Alleged Pollard Recruiter Resigns Post
Mar. 30, 1987
TEL AVIV, Israel (AP) _ Air force Col. Aviem Sella resigned his air base command after being indicted in the United States in the Pollard spy case, and Prime Minister Yitzhak Shamir predicted today this would ease U.S.-Israel ties.
Sella's appointment on March 3 to command Israel's Tel Nof air base angered U.S. officials who interpreted it as a reward for his role in the Jonathan Jay Pollard affair. He was said to have recruited Pollard.
The day after Sella's appointment, Pollard, a 32-year-old American Jew and former civilian analyst for the U.S. Navy, was sentenced in Washington to life in prison for selling Israel hundreds of classified U.S. military documents in 1984-85.
Speaking on Israel TV today, Shamir said he foresaw improved U.S.-Israeli relations as a result of Sella's resignation on Sunday, saying, ''Of course, it makes things easier. All in all, it was a positive resignation.''
Shamir declined to say if he believed that Sella's promotion was a mistake. He said that was up to investigating committees to determine.
Sella was quoted today in the mass circulation newspaper Yediot Ahronot as acknowledging that he recruited Pollard, that he did not consider it a mistake and that he resigned only because ''America wants a head.''
But an Israeli military spokeswoman, Capt. Irit Barash, said Sella had given no newspaper interviews and the story about his remarks was an ''invention.''
Yediot Ahronot, in a story by Yehudit Yehezkieli, quoted Sella as saying he recruited Pollard and passed him on to Rafael Eitan, head of the Defense Ministry's Scientific Liaison Bureau.
But Mrs. Barash said, ''Sella never said those things. It is the invention of the reporter. She made it up.''
Sella could not be reached for comment.
Yediot Ahronot had no immediate comment on the army spokeswoman's statement.
In his resignation letter, Sella, 46, cited his concern for deteriorating U.S.-Israeli relations over the Pollard affair. Sella was indicted in the United States this month on espionage charges.
At the White House today, spokesman Marlin Fitzwater said, ''Our position on Mr. Sella has not changed by virtue of this action (Sella's resignation). He's under indictment and we don't do business with people under indictment.''
Sella was quoted in Yediot Ahronot as saying in an interview on Friday, ''Yes, I recruited Pollard. He came to me, and I passed him on to Rafi Eitan. I did not do more than that ...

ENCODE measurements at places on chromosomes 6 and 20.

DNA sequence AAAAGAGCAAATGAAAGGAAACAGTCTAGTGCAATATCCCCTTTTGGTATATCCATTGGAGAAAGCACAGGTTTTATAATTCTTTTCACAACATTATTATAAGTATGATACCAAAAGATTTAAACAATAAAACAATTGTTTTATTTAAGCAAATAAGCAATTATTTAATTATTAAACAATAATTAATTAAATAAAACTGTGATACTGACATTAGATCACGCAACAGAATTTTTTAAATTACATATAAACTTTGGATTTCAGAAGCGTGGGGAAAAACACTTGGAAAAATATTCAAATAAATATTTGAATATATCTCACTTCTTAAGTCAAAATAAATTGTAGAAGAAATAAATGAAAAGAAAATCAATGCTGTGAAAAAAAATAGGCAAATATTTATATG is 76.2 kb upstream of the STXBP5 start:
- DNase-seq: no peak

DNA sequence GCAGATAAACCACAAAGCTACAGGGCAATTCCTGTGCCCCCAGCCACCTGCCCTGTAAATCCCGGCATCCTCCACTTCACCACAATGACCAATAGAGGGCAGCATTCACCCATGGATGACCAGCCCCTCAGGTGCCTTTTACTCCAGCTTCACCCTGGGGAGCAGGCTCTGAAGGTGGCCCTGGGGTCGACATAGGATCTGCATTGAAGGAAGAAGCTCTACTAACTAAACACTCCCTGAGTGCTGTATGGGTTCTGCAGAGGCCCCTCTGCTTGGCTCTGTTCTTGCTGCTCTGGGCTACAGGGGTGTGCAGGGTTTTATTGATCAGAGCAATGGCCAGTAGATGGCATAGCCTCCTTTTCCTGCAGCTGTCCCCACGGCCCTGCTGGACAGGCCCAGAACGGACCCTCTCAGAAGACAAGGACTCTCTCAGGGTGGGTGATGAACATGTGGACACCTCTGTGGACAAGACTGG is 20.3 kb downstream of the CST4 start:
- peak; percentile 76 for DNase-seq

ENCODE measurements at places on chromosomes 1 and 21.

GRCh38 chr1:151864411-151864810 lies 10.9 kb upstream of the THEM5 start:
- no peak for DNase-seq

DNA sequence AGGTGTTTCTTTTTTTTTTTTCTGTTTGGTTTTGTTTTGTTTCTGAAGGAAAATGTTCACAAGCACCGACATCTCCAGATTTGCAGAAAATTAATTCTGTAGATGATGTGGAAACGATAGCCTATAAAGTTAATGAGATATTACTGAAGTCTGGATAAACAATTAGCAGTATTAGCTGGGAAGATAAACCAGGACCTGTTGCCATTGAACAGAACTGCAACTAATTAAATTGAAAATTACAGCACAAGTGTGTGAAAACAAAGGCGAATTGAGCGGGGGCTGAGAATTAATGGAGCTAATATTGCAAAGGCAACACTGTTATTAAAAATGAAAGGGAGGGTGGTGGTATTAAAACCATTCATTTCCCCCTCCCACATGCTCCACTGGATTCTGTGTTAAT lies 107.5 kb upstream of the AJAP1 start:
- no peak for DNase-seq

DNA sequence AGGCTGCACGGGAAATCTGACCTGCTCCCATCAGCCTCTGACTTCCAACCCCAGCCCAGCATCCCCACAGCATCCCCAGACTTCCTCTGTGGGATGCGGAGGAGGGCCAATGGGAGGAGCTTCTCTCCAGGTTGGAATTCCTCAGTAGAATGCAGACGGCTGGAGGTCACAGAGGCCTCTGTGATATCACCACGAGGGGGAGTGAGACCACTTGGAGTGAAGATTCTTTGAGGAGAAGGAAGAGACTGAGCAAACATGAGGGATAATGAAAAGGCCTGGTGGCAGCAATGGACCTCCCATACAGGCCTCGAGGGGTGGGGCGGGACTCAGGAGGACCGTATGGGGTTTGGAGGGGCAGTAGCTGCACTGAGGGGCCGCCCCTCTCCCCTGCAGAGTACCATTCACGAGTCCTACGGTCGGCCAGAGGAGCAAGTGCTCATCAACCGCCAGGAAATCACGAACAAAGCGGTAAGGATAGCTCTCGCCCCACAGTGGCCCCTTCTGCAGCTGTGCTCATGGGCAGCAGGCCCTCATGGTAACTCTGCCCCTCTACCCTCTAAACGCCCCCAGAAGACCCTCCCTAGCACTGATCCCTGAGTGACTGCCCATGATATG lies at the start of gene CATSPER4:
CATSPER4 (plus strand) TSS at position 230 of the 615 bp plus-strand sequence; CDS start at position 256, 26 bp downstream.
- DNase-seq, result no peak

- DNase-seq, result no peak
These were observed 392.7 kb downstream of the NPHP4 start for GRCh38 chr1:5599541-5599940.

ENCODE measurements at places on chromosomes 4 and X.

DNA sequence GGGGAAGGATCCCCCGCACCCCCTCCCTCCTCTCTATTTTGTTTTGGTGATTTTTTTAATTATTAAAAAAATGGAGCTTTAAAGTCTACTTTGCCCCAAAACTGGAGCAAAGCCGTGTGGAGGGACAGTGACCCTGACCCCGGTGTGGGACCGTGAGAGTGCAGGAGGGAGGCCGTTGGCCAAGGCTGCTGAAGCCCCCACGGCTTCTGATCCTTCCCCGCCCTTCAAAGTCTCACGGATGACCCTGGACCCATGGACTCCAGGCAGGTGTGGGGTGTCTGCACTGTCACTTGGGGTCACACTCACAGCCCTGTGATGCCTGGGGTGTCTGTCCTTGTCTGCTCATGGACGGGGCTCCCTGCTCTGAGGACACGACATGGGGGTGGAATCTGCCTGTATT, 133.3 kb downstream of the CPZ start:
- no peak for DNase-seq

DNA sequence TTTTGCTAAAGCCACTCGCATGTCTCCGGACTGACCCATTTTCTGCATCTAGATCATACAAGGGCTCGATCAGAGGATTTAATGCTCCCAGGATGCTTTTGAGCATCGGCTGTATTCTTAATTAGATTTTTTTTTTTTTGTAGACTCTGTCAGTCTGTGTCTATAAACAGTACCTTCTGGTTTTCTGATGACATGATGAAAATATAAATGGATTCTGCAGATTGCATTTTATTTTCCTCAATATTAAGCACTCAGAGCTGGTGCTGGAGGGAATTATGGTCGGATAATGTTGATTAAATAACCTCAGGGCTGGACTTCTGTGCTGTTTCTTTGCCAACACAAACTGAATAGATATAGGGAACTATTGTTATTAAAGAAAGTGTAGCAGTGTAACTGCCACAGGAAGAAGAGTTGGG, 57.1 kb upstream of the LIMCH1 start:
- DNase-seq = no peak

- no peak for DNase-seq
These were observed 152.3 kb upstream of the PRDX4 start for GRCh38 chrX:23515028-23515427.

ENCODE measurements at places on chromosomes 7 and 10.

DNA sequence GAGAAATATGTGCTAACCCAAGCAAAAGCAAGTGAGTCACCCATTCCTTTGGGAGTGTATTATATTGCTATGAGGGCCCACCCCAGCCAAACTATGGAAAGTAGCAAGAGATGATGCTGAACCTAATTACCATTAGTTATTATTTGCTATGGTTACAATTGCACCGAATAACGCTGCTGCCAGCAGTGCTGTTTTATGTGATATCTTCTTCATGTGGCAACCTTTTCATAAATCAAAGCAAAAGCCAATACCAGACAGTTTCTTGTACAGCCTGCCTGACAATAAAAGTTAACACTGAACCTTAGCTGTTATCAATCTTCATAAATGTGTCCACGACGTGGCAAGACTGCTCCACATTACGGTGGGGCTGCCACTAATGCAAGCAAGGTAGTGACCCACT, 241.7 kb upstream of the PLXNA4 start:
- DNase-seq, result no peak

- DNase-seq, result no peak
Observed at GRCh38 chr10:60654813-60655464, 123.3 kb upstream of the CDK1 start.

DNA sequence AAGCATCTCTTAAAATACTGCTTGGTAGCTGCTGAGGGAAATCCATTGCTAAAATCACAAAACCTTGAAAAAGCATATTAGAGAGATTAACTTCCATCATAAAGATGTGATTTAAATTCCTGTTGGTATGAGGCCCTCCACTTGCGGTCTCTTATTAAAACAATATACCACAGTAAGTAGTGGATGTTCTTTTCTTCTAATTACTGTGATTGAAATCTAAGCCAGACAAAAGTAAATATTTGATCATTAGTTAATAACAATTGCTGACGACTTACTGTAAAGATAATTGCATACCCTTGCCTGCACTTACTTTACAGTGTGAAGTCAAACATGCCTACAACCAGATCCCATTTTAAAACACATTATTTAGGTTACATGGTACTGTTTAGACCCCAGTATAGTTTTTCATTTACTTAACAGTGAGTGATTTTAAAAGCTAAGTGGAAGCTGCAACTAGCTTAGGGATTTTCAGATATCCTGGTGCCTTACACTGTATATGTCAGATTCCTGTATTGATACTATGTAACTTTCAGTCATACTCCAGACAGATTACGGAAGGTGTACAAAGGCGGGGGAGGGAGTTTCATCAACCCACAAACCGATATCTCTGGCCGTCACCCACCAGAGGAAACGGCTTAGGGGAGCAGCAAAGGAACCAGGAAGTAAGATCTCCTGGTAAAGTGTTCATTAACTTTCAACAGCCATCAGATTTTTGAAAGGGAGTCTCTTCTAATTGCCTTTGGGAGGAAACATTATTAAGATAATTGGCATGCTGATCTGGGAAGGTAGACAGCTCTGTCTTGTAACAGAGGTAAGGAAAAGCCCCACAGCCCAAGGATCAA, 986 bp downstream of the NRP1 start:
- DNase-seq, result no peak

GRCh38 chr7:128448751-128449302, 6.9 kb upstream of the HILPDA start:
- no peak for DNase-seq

''I don't think I made a mistake ... I did only what any other (Israeli) Jew would have done.''
Sella was quoted as saying his contact with Pollard was limited to recruitment because controlling a spy was the job of the secret services.
He also was quoted as saying he was reluctant to leave his post but that ''America wants a head.''
Sella, who remains in the air force, said in resigning that he was stepping down because of ''the worsening of Israeli-U.S. relations and my concern for the future of relations between the two countries and ties with U.S. Jewry.''
His letter added, ''If facts had been the only consideration, I would not have drawn the conclusion that I reached.'' He did not elaborate.
Sella said his decision was ''personal and independent'' and came despite numerous requests ''from the general public and even American citizens who have expressed support and identification with me and have urged me to continue in my job.''
According to Israeli newspapers, Sella was a top pilot and computer expert who won the Air Force Prize, one of its highest awards, for a program that jams enemy radar during combat. Colleagues described him as one of two or three candidates for air force commander.
Sella has faced little criicism in Israel for his role in the Pollard case, and his resignation drew wide praise.
Yossi Sarid, a left-wing member of Parliament, praised Sella's decision and called on Defense Minister Yitzhak Rabin and other politicians allegedly involved to resign as well.
''I respect a person who decides on his own,'' said Foreign Minister Shimon Peres, head of the left-leaning Labor Party.
The government said in November 1985 when Pollard was arrested that his hiring was done by low-level officials and had not been authorized by the government. But in a presentencing statement, Pollard claimed his activities were known by senior Israelis.
A government-appointed panel and a parliament subcommittee are investigating the affair.